Wildfires Force Monks Out of Santo Domingo de Silos Monastery in Spain

More than 500 people have been evacuated from the area.

A monk from the Monastery of Santo Domingo de Silos in Spain.
A monk from the Monastery of Santo Domingo de Silos in Spain. (photo: Courtesy photo / Abbey of Santo Domingo de Silos)

For the first time since 1835, the monks of the Santo Domingo de Silos Monastery in Spain — known for their Gregorian chant — have been forced to abandon the seclusion of their cells. However, this time it’s not because of a political decision of the enemies of the Church but as a precaution against wildfires in the area.

At least eight buildings have been destroyed by the flames that are devastating the land surrounding the village of Santo Domingo de Silos, and more than 500 people have been evacuated from the area.

In a statement to ACI Prensa, CNA’s Spanish-language sister news agency, the monks said that the nuns at the Benedictine monastery of Santa María in the nearby town of Aranda de Duero are lodging them at their guest house.

The monks expressed their concern for the residents of the town, who have also been forced to leave their homes. They also lamented the damage caused by the fire in the village, the natural environment, and the agricultural and livestock businesses.

Confiscation of Church property

The monks haven’t had to leave their monastery since Juan Álvarez de Mendizábal, the powerful prime minister under Queen Isabel II, began the process of expropriating Church property from 1835–1837. 

The confiscation included the expulsion of any religious order that was not directly dedicated to charitable works and, contrary to the argument used for its implementation, did not lead to a distribution of monastic lands but rather promoted the ownership of large tracts of farmland, usually by a single individual, especially in southern Spain.

Monastic presence for more than a millennium

The Monastery of San Sebastián de Silos, its original name, is first mentioned in a document from the year 954. 

Due to the military campaigns of Almanzor (circa 939–1002), the de facto ruler of Muslim-occupied Spain, the monastery fell on hard times until the arrival of St. Domingo Manso in the 11th century, a monk who had been prior of the monastery of San Millán de la Cogolla in the town of La Rioja.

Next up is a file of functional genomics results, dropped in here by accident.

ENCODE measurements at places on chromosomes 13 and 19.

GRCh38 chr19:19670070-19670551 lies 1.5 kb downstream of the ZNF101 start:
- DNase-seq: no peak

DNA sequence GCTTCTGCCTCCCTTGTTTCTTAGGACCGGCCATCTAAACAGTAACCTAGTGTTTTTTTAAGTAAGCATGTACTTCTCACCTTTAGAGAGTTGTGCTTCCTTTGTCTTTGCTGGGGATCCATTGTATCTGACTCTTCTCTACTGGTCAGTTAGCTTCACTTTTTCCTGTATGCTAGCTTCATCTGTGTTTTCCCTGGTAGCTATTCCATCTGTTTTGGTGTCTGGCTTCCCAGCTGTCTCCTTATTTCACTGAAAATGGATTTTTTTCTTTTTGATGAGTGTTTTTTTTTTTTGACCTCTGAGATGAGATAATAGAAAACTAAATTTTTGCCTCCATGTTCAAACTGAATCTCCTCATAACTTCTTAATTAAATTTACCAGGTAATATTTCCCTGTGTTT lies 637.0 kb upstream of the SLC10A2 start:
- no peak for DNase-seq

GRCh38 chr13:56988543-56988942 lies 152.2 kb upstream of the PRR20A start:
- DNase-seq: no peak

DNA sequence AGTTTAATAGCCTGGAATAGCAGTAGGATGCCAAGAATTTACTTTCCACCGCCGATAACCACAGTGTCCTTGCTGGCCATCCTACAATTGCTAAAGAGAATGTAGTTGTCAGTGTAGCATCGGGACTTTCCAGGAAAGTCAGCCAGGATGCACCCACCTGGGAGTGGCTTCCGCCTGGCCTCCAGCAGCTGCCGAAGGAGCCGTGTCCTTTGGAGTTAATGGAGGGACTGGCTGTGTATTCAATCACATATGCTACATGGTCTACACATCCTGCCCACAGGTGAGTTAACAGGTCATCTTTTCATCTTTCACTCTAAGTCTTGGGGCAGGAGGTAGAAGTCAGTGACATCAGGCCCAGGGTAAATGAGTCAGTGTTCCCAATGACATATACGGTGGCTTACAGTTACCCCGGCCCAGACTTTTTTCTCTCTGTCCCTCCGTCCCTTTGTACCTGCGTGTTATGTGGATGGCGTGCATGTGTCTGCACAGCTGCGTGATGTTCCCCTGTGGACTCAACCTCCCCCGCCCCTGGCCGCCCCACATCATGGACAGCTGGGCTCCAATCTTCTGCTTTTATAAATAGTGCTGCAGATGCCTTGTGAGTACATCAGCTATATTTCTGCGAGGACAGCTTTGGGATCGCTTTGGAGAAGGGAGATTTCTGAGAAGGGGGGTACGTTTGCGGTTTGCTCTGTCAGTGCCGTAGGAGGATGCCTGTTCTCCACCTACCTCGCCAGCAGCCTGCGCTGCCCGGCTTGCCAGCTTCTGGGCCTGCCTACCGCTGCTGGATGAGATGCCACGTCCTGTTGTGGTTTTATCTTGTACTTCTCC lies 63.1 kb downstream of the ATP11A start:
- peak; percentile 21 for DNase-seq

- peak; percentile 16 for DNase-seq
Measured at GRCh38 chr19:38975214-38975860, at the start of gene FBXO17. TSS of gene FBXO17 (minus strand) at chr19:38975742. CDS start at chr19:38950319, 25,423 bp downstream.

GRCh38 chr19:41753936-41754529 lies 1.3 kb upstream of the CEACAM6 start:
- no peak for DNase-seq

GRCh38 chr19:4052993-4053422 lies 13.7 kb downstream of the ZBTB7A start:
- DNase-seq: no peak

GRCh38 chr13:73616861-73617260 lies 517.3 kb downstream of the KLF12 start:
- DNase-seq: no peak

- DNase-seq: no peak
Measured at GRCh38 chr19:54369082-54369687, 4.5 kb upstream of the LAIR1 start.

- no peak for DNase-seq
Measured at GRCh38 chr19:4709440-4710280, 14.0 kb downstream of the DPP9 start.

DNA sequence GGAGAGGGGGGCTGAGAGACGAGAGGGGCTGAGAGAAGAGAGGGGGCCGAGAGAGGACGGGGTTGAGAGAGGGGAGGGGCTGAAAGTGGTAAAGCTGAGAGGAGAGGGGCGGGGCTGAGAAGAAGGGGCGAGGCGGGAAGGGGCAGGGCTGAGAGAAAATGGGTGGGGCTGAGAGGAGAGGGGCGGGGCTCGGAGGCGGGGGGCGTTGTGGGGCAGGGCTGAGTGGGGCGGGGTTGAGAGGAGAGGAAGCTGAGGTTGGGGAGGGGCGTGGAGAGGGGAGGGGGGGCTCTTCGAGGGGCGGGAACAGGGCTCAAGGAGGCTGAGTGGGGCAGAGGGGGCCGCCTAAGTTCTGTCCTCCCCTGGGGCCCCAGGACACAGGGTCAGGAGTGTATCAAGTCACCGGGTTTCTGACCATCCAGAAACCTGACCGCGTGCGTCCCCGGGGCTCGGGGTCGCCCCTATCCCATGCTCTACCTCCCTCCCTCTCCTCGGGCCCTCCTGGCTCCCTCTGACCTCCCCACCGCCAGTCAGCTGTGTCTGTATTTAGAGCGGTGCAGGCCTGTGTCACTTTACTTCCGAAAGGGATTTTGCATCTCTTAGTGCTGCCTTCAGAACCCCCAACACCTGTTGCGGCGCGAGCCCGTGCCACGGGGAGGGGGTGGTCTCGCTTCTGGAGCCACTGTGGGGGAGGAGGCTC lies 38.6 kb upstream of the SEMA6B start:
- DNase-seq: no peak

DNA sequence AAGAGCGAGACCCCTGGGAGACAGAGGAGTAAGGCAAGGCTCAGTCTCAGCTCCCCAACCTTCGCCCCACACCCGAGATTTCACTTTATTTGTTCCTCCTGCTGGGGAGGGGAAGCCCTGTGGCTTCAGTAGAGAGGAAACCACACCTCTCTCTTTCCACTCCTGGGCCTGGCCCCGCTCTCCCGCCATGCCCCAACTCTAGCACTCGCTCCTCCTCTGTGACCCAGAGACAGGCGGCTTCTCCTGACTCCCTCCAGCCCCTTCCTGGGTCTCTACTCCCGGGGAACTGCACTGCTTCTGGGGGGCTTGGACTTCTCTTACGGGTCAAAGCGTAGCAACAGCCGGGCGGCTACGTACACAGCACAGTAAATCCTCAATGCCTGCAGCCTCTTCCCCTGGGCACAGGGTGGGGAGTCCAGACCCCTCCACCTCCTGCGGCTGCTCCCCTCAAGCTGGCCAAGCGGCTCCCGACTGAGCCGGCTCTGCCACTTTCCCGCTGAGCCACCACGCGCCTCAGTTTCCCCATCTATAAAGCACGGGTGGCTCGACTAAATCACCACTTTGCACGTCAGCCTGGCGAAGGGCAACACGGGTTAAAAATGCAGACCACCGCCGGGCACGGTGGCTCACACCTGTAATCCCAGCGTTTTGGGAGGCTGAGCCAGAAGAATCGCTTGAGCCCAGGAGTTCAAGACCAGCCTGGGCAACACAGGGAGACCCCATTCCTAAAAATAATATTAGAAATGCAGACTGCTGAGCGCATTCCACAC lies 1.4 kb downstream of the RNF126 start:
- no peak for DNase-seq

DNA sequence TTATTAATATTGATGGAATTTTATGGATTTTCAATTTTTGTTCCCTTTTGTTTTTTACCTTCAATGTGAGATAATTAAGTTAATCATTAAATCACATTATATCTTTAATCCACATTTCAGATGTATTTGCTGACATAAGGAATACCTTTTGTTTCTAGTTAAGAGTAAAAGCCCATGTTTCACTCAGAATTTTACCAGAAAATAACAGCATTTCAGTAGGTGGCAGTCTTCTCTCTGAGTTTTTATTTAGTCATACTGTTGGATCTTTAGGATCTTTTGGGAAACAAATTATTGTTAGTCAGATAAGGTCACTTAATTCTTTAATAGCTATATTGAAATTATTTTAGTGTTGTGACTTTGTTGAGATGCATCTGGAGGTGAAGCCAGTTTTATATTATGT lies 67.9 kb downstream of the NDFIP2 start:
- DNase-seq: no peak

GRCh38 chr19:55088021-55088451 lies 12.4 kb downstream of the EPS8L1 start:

Under his direction, a Romanesque church was built as well as a cloister, elements of which still remain. After his death in 1073, the monastery was named after him. In 1170, the other St. Dominic — the founder of the Order of Preachers — was baptized there.

In the 18th century, the Romanesque church was replaced by a Baroque church, which still exists along with a new cloister.

The confiscation under Mendizábal meant, in addition to the expulsion of the monks, the loss of an important religious artistic patrimony and its historical archive. 

In 1880, about 50 years after the confiscation, a group of Benedictine monks expelled from France were allowed to come to the monastery, restoring the life of prayer and work there.

Since then, this monastery has been the origin of several foundations in Spain, including Holy Cross abbey in the Valley of the Fallen, a monumental complex where both sides of the 1936–1939 Spanish Civil War are buried.

The monastery was damaged by a fire in 1970 but has been restored to its present condition.

This story was first published by ACI Prensa, CNA’s Spanish-language news partner. It has been translated and adapted by CNA.

Democratic presidential candidate U.S. Vice President Kamala Harris speaks to supporters during a campaign rally at West Allis Central High School on July 23 in West Allis, Wisconsin.

Kamala Harris’ Record on Catholic Issues: What You Need to Know

Harris has consistently promoted abortion, scrutinized Catholic judicial nominees, and opposed pro-life pregnancy centers and activists. She has also embraced gender ideology as well as transgender and contraception mandates that have, at times, jeopardized religious freedom.